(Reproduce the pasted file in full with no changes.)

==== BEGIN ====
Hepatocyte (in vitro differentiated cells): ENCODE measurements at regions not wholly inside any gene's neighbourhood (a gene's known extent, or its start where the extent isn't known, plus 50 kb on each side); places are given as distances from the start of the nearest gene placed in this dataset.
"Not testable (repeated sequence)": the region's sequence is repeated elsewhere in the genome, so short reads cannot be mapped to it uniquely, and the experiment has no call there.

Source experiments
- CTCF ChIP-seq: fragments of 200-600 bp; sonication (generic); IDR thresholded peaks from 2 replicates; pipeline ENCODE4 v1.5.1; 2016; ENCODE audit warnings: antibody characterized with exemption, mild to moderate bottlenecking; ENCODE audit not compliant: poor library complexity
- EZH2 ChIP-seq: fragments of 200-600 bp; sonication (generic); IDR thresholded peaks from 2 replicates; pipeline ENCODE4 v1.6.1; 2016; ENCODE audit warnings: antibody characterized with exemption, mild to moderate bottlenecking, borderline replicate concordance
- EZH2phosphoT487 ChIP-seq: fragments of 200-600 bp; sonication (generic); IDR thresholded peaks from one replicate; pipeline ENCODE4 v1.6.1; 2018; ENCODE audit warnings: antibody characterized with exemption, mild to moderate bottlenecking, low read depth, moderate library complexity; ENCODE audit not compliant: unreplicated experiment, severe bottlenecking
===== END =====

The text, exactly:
Hepatocyte (in vitro differentiated cells): ENCODE measurements at regions not wholly inside any gene's neighbourhood (a gene's known extent, or its start where the extent isn't known, plus 50 kb on each side); places are given as distances from the start of the nearest gene placed in this dataset.
"Not testable (repeated sequence)": the region's sequence is repeated elsewhere in the genome, so short reads cannot be mapped to it uniquely, and the experiment has no call there.

Source experiments
- CTCF ChIP-seq: fragments of 200-600 bp; sonication (generic); IDR thresholded peaks from 2 replicates; pipeline ENCODE4 v1.5.1; 2016; ENCODE audit warnings: antibody characterized with exemption, mild to moderate bottlenecking; ENCODE audit not compliant: poor library complexity
- EZH2 ChIP-seq: fragments of 200-600 bp; sonication (generic); IDR thresholded peaks from 2 replicates; pipeline ENCODE4 v1.6.1; 2016; ENCODE audit warnings: antibody characterized with exemption, mild to moderate bottlenecking, borderline replicate concordance
- EZH2phosphoT487 ChIP-seq: fragments of 200-600 bp; sonication (generic); IDR thresholded peaks from one replicate; pipeline ENCODE4 v1.6.1; 2018; ENCODE audit warnings: antibody characterized with exemption, mild to moderate bottlenecking, low read depth, moderate library complexity; ENCODE audit not compliant: unreplicated experiment, severe bottlenecking